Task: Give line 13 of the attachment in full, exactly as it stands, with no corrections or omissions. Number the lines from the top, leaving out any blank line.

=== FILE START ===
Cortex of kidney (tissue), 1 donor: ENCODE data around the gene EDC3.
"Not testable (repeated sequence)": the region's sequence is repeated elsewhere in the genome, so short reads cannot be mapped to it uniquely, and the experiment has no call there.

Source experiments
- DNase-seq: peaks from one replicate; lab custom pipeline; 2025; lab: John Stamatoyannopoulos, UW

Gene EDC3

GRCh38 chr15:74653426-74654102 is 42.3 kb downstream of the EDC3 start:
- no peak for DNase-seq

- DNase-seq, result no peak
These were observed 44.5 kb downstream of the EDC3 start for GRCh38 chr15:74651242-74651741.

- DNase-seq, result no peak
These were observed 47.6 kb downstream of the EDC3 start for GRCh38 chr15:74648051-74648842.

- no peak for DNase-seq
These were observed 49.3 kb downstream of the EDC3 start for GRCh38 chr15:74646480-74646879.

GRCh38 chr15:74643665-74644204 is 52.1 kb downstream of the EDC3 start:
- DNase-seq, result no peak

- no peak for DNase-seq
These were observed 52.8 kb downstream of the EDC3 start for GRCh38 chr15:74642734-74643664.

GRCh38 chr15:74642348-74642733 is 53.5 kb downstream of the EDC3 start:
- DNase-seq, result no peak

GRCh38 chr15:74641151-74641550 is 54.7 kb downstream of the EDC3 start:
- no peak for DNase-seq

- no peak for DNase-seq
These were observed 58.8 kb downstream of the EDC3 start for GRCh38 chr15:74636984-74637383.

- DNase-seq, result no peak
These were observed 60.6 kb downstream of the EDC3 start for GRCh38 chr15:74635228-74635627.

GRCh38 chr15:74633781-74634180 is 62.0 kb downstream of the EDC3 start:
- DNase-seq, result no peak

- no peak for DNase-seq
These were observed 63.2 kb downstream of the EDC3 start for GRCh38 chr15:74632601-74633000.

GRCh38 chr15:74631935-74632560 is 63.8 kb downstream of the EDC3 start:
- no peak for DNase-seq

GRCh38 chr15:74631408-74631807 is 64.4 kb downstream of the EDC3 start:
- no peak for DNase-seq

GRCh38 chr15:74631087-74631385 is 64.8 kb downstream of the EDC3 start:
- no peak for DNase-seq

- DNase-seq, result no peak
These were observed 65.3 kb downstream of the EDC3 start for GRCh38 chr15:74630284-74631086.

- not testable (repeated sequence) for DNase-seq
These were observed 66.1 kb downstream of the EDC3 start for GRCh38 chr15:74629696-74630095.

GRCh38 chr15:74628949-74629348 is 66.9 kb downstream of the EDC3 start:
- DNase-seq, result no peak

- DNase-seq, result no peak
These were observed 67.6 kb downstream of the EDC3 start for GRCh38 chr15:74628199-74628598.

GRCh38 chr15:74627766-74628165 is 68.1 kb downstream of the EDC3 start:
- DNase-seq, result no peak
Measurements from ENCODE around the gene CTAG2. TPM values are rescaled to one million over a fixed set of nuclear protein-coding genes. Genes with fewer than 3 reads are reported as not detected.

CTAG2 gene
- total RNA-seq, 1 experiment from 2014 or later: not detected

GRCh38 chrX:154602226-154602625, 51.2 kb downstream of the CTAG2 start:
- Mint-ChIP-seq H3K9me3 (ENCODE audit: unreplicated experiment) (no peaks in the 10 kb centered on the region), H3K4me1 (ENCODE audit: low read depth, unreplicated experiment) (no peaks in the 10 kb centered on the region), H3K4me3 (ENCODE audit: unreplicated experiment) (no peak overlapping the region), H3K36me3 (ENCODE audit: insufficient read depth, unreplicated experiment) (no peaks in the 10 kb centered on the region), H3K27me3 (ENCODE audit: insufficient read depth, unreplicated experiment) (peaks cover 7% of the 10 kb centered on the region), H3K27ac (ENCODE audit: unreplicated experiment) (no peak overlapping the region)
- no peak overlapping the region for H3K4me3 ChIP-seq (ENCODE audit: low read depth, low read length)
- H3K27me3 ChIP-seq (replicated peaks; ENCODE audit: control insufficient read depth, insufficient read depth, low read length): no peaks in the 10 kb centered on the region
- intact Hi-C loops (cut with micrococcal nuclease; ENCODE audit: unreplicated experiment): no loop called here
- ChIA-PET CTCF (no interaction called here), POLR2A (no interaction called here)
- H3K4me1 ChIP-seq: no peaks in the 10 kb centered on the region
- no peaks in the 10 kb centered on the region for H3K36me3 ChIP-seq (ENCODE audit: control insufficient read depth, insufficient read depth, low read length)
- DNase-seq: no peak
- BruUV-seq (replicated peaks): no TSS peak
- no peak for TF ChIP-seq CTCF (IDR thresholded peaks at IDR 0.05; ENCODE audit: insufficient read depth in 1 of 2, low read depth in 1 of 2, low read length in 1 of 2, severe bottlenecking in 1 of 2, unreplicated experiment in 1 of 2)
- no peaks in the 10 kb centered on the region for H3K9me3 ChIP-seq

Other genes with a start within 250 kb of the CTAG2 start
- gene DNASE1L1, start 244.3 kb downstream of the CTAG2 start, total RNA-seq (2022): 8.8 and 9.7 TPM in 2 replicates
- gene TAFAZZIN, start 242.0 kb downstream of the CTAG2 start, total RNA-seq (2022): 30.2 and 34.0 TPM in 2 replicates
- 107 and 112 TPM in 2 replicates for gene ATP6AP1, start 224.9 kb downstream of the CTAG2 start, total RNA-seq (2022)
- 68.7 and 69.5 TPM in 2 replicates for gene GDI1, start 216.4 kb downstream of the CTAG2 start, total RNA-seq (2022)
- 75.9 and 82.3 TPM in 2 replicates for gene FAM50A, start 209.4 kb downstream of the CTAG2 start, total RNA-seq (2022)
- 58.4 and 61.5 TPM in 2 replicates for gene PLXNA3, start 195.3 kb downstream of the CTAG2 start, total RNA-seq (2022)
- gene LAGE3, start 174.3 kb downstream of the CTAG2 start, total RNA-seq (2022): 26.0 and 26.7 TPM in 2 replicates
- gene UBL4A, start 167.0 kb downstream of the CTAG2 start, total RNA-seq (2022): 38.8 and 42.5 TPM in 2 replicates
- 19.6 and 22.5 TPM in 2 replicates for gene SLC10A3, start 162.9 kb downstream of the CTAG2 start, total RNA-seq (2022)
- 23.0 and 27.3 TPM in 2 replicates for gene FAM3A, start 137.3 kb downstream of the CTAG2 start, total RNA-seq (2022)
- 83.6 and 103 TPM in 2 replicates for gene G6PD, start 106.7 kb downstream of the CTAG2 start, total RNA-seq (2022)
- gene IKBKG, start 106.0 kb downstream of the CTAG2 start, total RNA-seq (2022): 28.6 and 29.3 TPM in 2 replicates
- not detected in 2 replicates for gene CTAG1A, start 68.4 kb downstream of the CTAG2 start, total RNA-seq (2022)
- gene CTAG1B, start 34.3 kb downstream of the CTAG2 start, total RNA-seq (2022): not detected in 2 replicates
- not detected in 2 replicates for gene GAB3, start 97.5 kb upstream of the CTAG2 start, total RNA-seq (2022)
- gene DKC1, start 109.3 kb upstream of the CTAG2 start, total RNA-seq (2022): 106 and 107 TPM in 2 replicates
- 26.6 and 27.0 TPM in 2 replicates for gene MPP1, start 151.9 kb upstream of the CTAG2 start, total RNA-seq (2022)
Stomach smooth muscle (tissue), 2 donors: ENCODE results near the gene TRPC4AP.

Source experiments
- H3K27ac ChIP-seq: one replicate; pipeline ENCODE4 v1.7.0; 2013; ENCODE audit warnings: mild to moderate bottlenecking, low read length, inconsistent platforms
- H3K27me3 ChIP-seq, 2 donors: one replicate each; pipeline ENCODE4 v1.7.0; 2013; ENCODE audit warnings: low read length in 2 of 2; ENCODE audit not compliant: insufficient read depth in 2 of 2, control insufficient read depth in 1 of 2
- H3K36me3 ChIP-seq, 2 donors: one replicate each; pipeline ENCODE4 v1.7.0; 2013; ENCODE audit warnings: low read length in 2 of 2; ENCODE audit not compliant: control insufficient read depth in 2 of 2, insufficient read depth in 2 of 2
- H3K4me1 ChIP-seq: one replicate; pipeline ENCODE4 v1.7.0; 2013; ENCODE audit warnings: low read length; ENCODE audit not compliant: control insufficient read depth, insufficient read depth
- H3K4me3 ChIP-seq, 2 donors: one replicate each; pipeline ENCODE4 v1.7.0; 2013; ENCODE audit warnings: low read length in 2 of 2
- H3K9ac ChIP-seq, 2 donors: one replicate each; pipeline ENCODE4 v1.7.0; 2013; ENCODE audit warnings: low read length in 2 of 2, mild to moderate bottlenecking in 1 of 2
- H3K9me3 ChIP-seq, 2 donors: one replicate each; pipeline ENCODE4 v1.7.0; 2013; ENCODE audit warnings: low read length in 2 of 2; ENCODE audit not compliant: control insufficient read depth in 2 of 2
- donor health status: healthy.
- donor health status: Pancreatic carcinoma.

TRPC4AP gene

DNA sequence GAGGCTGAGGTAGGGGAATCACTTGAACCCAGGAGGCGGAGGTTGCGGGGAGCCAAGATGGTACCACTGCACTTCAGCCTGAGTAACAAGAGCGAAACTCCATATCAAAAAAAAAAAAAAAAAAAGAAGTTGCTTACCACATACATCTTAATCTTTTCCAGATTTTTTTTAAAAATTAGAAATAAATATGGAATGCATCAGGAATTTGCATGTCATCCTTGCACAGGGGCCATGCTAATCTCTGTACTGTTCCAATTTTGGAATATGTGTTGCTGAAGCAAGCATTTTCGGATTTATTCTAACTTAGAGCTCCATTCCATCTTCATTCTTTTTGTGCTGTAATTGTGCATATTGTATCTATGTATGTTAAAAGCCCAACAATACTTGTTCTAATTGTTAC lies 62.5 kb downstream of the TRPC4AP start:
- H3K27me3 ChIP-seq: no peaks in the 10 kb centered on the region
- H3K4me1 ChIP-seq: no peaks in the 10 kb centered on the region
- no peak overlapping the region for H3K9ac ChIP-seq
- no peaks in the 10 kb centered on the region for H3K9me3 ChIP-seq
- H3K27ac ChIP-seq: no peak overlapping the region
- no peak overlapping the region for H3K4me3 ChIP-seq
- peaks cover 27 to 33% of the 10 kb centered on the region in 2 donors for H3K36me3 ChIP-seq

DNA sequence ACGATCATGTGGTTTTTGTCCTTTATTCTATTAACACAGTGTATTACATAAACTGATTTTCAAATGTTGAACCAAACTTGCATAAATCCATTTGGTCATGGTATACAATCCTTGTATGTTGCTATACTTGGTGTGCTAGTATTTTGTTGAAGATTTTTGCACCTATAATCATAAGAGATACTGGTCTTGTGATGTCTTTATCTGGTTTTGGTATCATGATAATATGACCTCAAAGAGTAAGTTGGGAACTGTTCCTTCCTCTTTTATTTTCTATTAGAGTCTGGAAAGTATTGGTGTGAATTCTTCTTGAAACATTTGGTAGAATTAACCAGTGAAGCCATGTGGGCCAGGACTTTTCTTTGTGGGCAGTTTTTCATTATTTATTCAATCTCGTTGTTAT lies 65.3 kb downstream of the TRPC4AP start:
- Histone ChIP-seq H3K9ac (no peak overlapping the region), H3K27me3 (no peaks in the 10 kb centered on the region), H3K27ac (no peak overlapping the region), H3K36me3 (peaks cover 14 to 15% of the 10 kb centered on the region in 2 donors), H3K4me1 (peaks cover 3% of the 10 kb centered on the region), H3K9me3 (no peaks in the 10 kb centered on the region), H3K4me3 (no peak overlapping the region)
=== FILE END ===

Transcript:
These were observed 49.3 kb downstream of the EDC3 start for GRCh38 chr15:74646480-74646879.